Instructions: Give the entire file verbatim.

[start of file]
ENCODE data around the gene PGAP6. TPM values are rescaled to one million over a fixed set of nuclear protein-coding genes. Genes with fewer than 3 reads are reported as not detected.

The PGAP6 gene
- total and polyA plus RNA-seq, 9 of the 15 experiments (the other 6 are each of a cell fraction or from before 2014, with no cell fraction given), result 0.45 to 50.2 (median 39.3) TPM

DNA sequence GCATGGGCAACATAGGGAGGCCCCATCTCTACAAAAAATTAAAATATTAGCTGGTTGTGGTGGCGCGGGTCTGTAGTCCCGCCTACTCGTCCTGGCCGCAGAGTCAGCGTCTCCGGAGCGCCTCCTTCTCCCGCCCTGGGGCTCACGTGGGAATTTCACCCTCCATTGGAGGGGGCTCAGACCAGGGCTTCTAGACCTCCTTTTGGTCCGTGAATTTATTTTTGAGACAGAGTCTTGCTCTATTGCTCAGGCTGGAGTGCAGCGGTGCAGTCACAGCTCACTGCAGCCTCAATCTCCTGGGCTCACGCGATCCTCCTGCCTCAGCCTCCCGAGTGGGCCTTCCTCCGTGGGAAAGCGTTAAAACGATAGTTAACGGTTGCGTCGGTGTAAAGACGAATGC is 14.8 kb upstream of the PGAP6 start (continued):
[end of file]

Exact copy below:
ENCODE data around the gene PGAP6. TPM values are rescaled to one million over a fixed set of nuclear protein-coding genes. Genes with fewer than 3 reads are reported as not detected.

The PGAP6 gene
- total and polyA plus RNA-seq, 9 of the 15 experiments (the other 6 are each of a cell fraction or from before 2014, with no cell fraction given), result 0.45 to 50.2 (median 39.3) TPM

DNA sequence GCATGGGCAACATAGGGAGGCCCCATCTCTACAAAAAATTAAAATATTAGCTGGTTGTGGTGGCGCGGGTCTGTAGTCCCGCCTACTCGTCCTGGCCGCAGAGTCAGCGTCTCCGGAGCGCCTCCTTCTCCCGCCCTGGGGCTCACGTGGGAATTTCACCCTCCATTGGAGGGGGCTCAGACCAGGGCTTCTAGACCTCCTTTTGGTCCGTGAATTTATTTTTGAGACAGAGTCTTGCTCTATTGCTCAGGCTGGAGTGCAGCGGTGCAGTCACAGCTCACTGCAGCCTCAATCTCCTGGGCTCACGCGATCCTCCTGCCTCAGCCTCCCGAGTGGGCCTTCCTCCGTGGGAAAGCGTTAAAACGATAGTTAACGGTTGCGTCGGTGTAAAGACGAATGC is 14.8 kb upstream of the PGAP6 start (continued):